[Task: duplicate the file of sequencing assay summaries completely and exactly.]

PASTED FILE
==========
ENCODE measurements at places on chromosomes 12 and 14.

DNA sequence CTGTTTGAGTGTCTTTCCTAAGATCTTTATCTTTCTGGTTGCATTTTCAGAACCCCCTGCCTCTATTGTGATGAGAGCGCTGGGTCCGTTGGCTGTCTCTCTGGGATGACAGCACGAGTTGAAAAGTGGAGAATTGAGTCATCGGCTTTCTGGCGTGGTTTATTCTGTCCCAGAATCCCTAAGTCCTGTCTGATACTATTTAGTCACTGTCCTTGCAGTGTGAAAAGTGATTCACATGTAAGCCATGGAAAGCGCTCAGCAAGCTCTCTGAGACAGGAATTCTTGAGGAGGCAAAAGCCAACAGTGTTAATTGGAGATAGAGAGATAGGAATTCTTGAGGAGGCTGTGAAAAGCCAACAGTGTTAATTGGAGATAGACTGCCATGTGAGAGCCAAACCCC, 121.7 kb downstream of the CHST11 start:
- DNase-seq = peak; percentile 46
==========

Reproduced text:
ENCODE measurements at places on chromosomes 12 and 14.

DNA sequence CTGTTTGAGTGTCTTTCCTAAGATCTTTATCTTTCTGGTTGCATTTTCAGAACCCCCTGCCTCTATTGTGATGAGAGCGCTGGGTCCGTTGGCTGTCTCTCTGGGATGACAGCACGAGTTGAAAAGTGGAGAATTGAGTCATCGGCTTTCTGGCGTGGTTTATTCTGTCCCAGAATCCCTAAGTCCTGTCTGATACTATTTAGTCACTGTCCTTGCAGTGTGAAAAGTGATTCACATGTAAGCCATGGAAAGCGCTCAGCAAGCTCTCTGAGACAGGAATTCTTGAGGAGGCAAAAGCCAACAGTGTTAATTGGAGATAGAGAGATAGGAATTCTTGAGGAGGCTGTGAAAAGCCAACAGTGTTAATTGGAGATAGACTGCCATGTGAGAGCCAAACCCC, 121.7 kb downstream of the CHST11 start:
- DNase-seq = peak; percentile 46